ty to hear Democratic speakers, and for at
tending a Democratio, meeting, wounded
soldiers have, within the last month, been
discharged from tbe institution, and yet tbe
Journal editor whines like a sick puppy,
because the Constitution is not violated,
In order to allow the men who committed
this outrage, to vote in Ohio all the soldiers
from other States they may choose to al
low to board a few days at the institution,
and wben they vote in Ohio to send them
to their real homes to vote again..
Just at this particular moment, when
the ,7 ournal finds the soldiers who fought for
tbe Union still anxious to do battle for it
by voting, for the gallant Blair and for
Seymour, its editor has much to say ot
' maimed veterans, with three ot their four
limbs, perhaps, retting on some rebel bat
tlefield;" but when the noble veteran of
Ohio, sunk into poverty and suffering for
bread, and the widow of those who fell in
battle", were suffering for even the necessa
ries of life, the money raised by taxation
to provide for their comfort was taken from
them by the last Radical Legislature and
by the Radical members of the Board of
Fund Commissioners and used for another
and a different purpose this stealing (for
that is robbery which is unlawfully taken)
tbe editor of the Journal has no word -to
censure then, the rights of the "maimed
veteran, with three of bis four limbs, per
haps, rotting on some rebel battlefield,'
had no word in that paper against the rob
bery of the $800,000 raised for his benefit,
but taken and used for another and a wide
ly different purpose.
To reluse to aid in a violation of the
Constitution of Ohio, is a crime in the eyes
of this Radical editor, but to take food
from tbe mouth of the crippled soldier,
his wife and children to rob the widow
and the orphan of that which justly be
longed to them to leave over six thousand
soldiers penniless in Ohio, .to starve, for
the money raised tor their benefit, and
which, when raised, was as much their
own as if it were deposited in an honest
bank to their credit, is a virtue that the
Journal can see no reason to censure.
It is beeause the Radical leaders have been
false to their professions of love for the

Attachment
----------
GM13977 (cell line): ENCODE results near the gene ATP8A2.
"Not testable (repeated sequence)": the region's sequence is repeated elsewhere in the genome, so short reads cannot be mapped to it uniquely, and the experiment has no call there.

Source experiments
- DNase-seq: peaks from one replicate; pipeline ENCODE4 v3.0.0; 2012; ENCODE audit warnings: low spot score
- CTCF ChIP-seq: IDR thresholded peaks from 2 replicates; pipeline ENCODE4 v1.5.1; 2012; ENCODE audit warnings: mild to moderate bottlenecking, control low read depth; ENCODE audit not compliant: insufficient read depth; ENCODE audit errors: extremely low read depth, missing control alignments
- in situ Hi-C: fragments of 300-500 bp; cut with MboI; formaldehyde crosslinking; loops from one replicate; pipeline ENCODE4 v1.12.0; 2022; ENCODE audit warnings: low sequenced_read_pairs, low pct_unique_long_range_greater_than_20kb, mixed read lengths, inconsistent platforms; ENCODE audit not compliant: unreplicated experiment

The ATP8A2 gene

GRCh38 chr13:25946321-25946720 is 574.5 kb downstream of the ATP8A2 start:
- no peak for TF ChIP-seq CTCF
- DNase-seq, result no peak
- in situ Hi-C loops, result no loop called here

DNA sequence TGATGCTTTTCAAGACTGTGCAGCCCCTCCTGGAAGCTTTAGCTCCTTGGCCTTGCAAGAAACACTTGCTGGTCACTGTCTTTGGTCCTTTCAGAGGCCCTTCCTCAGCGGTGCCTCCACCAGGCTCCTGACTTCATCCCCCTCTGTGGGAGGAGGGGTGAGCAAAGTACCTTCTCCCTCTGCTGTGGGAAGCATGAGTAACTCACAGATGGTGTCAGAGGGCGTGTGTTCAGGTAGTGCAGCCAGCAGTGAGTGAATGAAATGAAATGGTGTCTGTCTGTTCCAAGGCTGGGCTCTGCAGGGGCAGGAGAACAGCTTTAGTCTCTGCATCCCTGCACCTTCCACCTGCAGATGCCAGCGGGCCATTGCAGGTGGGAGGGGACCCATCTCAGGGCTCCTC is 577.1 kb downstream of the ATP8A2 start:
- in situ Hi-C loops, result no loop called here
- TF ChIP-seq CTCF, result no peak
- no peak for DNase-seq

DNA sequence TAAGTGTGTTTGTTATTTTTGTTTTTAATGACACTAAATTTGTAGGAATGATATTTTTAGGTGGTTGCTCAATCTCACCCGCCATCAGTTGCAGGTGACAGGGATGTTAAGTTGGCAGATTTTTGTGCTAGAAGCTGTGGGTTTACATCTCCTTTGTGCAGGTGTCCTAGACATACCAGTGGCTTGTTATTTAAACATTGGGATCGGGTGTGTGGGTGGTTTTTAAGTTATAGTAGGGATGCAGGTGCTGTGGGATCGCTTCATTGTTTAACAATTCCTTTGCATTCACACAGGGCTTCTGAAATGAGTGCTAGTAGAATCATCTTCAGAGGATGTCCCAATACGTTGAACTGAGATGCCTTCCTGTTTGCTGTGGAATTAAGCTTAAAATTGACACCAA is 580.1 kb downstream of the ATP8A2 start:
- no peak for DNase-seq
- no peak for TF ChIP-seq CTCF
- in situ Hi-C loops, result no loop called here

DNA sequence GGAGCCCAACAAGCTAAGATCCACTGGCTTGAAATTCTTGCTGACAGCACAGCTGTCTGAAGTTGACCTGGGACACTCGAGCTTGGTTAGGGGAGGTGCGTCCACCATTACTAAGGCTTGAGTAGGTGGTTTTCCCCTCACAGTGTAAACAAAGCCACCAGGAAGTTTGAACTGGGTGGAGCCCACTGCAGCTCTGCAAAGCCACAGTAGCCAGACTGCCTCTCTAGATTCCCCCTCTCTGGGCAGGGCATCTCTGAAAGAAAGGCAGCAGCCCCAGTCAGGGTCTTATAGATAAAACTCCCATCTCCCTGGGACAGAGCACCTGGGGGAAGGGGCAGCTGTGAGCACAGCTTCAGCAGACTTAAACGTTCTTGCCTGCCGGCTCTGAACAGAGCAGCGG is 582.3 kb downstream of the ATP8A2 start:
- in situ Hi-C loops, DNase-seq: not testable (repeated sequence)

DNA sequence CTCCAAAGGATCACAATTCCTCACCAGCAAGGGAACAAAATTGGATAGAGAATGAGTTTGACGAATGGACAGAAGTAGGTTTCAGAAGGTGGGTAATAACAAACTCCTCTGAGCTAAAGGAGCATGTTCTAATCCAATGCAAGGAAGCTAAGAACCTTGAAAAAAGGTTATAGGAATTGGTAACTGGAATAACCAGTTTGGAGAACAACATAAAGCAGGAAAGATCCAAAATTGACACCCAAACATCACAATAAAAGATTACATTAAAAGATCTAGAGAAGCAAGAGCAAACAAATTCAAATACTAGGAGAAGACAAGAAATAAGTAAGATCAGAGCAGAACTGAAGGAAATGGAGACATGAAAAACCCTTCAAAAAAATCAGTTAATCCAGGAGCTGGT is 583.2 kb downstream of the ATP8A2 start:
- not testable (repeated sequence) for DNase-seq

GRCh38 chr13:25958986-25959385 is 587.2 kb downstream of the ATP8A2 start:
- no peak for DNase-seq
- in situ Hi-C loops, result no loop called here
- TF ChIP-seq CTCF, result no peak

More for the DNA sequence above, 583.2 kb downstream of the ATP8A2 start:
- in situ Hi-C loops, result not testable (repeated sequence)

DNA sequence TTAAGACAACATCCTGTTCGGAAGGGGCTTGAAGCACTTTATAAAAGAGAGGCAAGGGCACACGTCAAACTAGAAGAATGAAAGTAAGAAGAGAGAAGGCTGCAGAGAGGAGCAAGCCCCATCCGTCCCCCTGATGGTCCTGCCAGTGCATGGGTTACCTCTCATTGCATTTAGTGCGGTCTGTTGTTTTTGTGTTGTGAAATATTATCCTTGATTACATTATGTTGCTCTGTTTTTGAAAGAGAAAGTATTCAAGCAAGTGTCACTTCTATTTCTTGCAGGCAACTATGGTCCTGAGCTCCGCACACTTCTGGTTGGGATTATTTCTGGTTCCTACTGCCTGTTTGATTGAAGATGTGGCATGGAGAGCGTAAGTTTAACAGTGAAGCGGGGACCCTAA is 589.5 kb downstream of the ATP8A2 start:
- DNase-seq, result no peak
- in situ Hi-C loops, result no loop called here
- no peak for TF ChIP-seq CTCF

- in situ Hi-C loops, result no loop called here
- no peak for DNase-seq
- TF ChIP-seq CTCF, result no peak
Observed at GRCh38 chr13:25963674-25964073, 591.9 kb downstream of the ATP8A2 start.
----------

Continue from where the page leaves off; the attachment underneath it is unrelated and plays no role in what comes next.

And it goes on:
Union, shown by their efforts to dis
rupt it false to their promises to care for
the soldiers and their families, shown by
their transfer of the Soldiers' Relief Fund
false to their profession of respect for
the rights of soldiers, as shown by the ex
pulsion of crippled soldiers from the so
called Soldiers Home for attending Demo
cratic meetings, that has made more than
three-fourths of the White Boys in Blue in
this city veterans who fought in every
battle from Bull's Run to Lee and John
ston's surrender, Democrats who will vote
for Seymour and Blair for the Flag,
with all its stars, and for the States, with
all their rights tor the Constitution and
the rights ot white men to rule a white
Republic.
The protection which Radical leaders
give to the soldiers' families and to the
crippled soldiers, now the war is closed, is
the protection which the vulture gives to
the lamb the protection which avarice
gives .to honest poverty the protection
which the inhuman master gives to the
horse whose strength has been worn oitin
bis service, and who is turned out to per
ish, because there is no more work in
him.
Such facts as these make the White Boys
in Blue a tower of strength, in the present
canvass. God bless them, and may their
ballots save tbe Republic, which their bul
lets, in consequence of Radical treason to
ti Constitution, failed to do.
Meetings in Union County.
W. H. Randall and R. W. Thompson
addressed tbe Seymour and Blair Ciub, of
Darby township, at Unlonville Centre, on
the evening of September 26th. The ball
was full and overflowing with conserva
tive voters. The Democracy of Darby are
wide awake to their interests, and are
moving forward with apparent success,
and are confidentially expect to make